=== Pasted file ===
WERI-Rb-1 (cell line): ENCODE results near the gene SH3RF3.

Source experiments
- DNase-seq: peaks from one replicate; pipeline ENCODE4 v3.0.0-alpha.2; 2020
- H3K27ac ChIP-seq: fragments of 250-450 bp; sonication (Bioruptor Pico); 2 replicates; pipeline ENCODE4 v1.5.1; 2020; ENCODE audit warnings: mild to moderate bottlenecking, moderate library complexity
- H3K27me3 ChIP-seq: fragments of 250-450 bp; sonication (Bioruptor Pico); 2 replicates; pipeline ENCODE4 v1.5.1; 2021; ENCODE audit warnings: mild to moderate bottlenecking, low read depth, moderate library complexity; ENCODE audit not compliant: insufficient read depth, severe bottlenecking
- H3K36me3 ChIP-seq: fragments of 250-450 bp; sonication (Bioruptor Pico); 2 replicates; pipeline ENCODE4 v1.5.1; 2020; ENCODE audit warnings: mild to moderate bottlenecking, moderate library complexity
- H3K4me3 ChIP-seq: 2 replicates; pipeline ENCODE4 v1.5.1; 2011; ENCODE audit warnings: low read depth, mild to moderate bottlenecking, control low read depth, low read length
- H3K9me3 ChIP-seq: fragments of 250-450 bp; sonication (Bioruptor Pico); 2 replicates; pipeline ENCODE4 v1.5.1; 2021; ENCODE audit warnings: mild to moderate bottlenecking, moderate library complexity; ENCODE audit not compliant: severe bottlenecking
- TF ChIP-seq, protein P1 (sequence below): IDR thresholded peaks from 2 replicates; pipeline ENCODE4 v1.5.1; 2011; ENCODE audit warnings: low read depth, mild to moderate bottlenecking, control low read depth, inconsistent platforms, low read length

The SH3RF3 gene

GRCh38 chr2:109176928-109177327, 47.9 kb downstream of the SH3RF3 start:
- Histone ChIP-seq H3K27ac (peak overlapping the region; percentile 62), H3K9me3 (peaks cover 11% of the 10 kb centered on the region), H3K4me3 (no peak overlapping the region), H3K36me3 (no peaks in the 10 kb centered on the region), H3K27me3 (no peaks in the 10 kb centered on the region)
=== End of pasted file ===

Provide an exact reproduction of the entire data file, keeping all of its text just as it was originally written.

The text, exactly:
WERI-Rb-1 (cell line): ENCODE results near the gene SH3RF3.

Source experiments
- DNase-seq: peaks from one replicate; pipeline ENCODE4 v3.0.0-alpha.2; 2020
- H3K27ac ChIP-seq: fragments of 250-450 bp; sonication (Bioruptor Pico); 2 replicates; pipeline ENCODE4 v1.5.1; 2020; ENCODE audit warnings: mild to moderate bottlenecking, moderate library complexity
- H3K27me3 ChIP-seq: fragments of 250-450 bp; sonication (Bioruptor Pico); 2 replicates; pipeline ENCODE4 v1.5.1; 2021; ENCODE audit warnings: mild to moderate bottlenecking, low read depth, moderate library complexity; ENCODE audit not compliant: insufficient read depth, severe bottlenecking
- H3K36me3 ChIP-seq: fragments of 250-450 bp; sonication (Bioruptor Pico); 2 replicates; pipeline ENCODE4 v1.5.1; 2020; ENCODE audit warnings: mild to moderate bottlenecking, moderate library complexity
- H3K4me3 ChIP-seq: 2 replicates; pipeline ENCODE4 v1.5.1; 2011; ENCODE audit warnings: low read depth, mild to moderate bottlenecking, control low read depth, low read length
- H3K9me3 ChIP-seq: fragments of 250-450 bp; sonication (Bioruptor Pico); 2 replicates; pipeline ENCODE4 v1.5.1; 2021; ENCODE audit warnings: mild to moderate bottlenecking, moderate library complexity; ENCODE audit not compliant: severe bottlenecking
- TF ChIP-seq, protein P1 (sequence below): IDR thresholded peaks from 2 replicates; pipeline ENCODE4 v1.5.1; 2011; ENCODE audit warnings: low read depth, mild to moderate bottlenecking, control low read depth, inconsistent platforms, low read length

The SH3RF3 gene

GRCh38 chr2:109176928-109177327, 47.9 kb downstream of the SH3RF3 start:
- Histone ChIP-seq H3K27ac (peak overlapping the region; percentile 62), H3K9me3 (peaks cover 11% of the 10 kb centered on the region), H3K4me3 (no peak overlapping the region), H3K36me3 (no peaks in the 10 kb centered on the region), H3K27me3 (no peaks in the 10 kb centered on the region)